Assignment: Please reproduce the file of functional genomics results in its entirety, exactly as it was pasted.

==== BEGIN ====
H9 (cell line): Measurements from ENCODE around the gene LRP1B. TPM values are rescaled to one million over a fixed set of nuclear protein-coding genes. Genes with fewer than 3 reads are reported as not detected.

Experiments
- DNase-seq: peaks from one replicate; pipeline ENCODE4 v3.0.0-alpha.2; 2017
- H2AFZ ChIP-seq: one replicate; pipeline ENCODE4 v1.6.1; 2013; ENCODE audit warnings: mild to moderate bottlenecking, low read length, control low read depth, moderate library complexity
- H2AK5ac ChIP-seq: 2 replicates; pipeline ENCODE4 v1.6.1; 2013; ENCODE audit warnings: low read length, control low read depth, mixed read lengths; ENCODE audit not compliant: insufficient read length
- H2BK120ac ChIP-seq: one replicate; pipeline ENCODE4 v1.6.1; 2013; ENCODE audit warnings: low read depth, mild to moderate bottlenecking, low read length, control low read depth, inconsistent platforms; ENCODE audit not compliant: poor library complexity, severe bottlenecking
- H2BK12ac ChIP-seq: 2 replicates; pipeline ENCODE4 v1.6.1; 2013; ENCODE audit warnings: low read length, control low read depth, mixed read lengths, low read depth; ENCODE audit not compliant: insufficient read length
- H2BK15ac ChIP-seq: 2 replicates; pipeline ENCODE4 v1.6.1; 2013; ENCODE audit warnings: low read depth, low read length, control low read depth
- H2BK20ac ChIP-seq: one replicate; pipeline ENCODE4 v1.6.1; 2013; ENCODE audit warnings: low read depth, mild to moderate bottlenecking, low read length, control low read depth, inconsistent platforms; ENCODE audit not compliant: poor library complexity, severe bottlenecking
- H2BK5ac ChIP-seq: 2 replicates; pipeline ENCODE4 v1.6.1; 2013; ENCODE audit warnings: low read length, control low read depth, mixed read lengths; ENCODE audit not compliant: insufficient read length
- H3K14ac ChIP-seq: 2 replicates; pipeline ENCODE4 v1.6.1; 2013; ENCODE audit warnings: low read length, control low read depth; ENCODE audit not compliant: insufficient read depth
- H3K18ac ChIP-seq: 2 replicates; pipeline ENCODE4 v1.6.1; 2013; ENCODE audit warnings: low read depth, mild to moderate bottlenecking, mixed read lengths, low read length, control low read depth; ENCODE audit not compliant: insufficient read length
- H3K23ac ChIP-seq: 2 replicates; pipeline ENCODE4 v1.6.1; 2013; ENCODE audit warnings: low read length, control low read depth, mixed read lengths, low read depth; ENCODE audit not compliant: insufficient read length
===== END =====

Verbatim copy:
H9 (cell line): Measurements from ENCODE around the gene LRP1B. TPM values are rescaled to one million over a fixed set of nuclear protein-coding genes. Genes with fewer than 3 reads are reported as not detected.

Experiments
- DNase-seq: peaks from one replicate; pipeline ENCODE4 v3.0.0-alpha.2; 2017
- H2AFZ ChIP-seq: one replicate; pipeline ENCODE4 v1.6.1; 2013; ENCODE audit warnings: mild to moderate bottlenecking, low read length, control low read depth, moderate library complexity
- H2AK5ac ChIP-seq: 2 replicates; pipeline ENCODE4 v1.6.1; 2013; ENCODE audit warnings: low read length, control low read depth, mixed read lengths; ENCODE audit not compliant: insufficient read length
- H2BK120ac ChIP-seq: one replicate; pipeline ENCODE4 v1.6.1; 2013; ENCODE audit warnings: low read depth, mild to moderate bottlenecking, low read length, control low read depth, inconsistent platforms; ENCODE audit not compliant: poor library complexity, severe bottlenecking
- H2BK12ac ChIP-seq: 2 replicates; pipeline ENCODE4 v1.6.1; 2013; ENCODE audit warnings: low read length, control low read depth, mixed read lengths, low read depth; ENCODE audit not compliant: insufficient read length
- H2BK15ac ChIP-seq: 2 replicates; pipeline ENCODE4 v1.6.1; 2013; ENCODE audit warnings: low read depth, low read length, control low read depth
- H2BK20ac ChIP-seq: one replicate; pipeline ENCODE4 v1.6.1; 2013; ENCODE audit warnings: low read depth, mild to moderate bottlenecking, low read length, control low read depth, inconsistent platforms; ENCODE audit not compliant: poor library complexity, severe bottlenecking
- H2BK5ac ChIP-seq: 2 replicates; pipeline ENCODE4 v1.6.1; 2013; ENCODE audit warnings: low read length, control low read depth, mixed read lengths; ENCODE audit not compliant: insufficient read length
- H3K14ac ChIP-seq: 2 replicates; pipeline ENCODE4 v1.6.1; 2013; ENCODE audit warnings: low read length, control low read depth; ENCODE audit not compliant: insufficient read depth
- H3K18ac ChIP-seq: 2 replicates; pipeline ENCODE4 v1.6.1; 2013; ENCODE audit warnings: low read depth, mild to moderate bottlenecking, mixed read lengths, low read length, control low read depth; ENCODE audit not compliant: insufficient read length
- H3K23ac ChIP-seq: 2 replicates; pipeline ENCODE4 v1.6.1; 2013; ENCODE audit warnings: low read length, control low read depth, mixed read lengths, low read depth; ENCODE audit not compliant: insufficient read length